Over six years ago, Dipali Patwa launched a clothing line with $10,000. She wanted to source organic cotton, work with fair-trade manufacturers, and build a team that was able to balance work and life. While her new company may be mission-driven, she doesn’t think it’s necessary to sell one’s “impact” always.
After having worked at Martha Stewart Living as a designer, Patwa, who hails from India, was interested in building a brand of her own. In 2010, with the support of her husband, she spent $10,000 in putting together a line of children’s wear. It was a market, she says, in need of innovation and new ideas. With a full-time job at Mela Artisans, another NYC-based mission-driven brand, she was able to sustain herself while incubating Masala Baby, her startup. In 2016, she left Mela Artisans, raised her first round of funding, and immersed herself full-time in the company.
Along the way, she has built a company that would tick the boxes of a B corp or a mission-driven brand: she uses hand-made elements, relies on women, focuses on organic materials, and tries to incorporate artisanal details. Yet Patwa says, “We have never led our brand with the word ‘impact.’ Rather impact has to be built into the DNA of what you do and what your brand stands for.”
Let the product and the brand do the talking, she notes. “We knew early on that if we had beautiful product at the right value, made in India with resources and groups that I have known for decades that support the artisan communities, that social good will follow at every level of our process.”
And that process, Patwa says is easier said than done. “To be able to sustain a brand aesthetic and ethos, stay true to your sources, and help them grow as we grow, while collaborating with retail partners, and marketing the product to young moms, has been the biggest breakthrough in an industry that is fickle with trends and questionable sourcing.”
Masala Baby is based in Brooklyn but their entire supply chain is in India, one of the largest textile manufacturers in the world. The fabrics are primarily organic cotton and always natural, staying with polyester blends and synthetics; the techniques used to accentuate the designs include traditional handloom, block print, hand screen printing, hand embroidery, and appliques made by local artisans.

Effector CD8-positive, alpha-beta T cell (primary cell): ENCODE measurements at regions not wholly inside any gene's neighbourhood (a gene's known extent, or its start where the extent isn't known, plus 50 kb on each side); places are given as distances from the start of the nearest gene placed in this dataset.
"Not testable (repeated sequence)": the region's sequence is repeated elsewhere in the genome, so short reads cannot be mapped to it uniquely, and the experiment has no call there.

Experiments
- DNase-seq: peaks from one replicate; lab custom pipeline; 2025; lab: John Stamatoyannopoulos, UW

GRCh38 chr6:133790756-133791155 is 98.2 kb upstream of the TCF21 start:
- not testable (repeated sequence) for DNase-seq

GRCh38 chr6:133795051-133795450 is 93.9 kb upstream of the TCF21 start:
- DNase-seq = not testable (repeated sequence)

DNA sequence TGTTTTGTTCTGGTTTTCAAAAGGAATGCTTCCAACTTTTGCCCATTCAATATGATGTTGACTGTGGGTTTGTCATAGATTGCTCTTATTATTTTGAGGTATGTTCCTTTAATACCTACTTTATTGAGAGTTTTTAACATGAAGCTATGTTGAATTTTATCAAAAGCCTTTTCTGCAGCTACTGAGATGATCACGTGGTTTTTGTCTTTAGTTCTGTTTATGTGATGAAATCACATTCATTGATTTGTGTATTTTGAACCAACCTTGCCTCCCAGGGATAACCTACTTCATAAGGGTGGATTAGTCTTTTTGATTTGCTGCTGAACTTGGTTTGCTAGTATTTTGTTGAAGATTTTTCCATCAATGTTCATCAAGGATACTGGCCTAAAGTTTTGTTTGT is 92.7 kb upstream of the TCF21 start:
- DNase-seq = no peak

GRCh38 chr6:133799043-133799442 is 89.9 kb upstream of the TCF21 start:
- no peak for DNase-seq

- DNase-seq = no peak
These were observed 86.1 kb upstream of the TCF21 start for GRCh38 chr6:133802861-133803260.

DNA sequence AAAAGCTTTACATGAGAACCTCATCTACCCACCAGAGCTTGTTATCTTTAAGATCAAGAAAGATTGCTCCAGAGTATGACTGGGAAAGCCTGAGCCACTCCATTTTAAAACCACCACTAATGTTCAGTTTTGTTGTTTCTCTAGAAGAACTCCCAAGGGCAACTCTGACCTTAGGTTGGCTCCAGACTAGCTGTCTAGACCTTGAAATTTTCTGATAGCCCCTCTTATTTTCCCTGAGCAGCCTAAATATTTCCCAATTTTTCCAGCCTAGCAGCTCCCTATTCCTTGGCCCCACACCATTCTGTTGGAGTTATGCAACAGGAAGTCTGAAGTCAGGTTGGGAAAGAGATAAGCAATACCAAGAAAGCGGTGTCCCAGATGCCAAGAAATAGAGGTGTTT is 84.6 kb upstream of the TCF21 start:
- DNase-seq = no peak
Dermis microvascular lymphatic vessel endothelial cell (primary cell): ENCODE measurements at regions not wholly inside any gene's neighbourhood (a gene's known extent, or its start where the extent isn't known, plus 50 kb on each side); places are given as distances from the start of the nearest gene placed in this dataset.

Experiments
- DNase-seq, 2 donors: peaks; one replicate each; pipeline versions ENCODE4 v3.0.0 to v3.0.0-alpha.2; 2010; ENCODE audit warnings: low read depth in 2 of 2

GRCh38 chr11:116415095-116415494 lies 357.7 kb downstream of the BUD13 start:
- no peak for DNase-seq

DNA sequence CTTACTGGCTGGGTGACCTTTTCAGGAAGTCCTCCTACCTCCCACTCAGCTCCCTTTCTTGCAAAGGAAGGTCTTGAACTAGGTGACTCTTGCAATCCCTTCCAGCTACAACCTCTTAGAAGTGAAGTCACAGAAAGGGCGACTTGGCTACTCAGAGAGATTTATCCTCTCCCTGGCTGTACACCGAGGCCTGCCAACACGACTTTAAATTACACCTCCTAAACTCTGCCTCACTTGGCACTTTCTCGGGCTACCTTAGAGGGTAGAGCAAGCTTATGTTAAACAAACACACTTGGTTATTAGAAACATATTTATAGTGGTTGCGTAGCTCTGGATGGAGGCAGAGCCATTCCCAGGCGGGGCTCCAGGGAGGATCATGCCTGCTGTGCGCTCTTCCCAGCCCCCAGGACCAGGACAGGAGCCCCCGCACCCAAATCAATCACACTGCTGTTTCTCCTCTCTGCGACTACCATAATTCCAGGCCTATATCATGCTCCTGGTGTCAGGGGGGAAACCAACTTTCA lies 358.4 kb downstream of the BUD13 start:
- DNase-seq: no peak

Patwa wants to be an industry leader. Children’s apparel has few players that are thinking through their sourcing to the grassroots, she says.
“If your company’s motto is just to create and supply cheapest product, which is what has been happening a lot in the industry, then by default that is where you are driving this sector, which in the long run is not sustainable globally. There needs to be a moment of pause to really analyze how this is affecting the supply chain cycle globally, and hence affecting people globally.”
Masala Baby has been able to carve out a market for itself. When Patwa launched, she used the few funds she had to conjure up her first collection and take it to a trade show. The response was positive, she recalls, getting orders quickly. Today the company sells online through its own website but also on Nordstrom.com, Diapers.com, and in 200 retailers across the US.
This natural growth over an extended period of time helped the company secure financing this year. Ventureland Asia, a boutique VC firm from Mumbai, India, invested an undisclosed amount in the company’s seed round.
Patwa built the brand on the designs, the materials used, and a high-quality product that’s meant to last -- ironically, in an industry that prizes quick turnaround trends and inexpensive materials. But she doesn’t talk about the impact as much as one would presume. The company’s website is centered around the product, not the social story.
The reason being?
“For a design company, I feel product needs to tell the story at every level,” says Patwa. “All of my career I have come across many brands that harp on the word ‘impact,’ and when you analyze what true impact is, the reality is quite dismal.”
Instead, according to her, the impact of a company lies in the details, the unsexy operations decisions that happen daily in the office. "It has to be built into the processes first instead of just an outward facing story."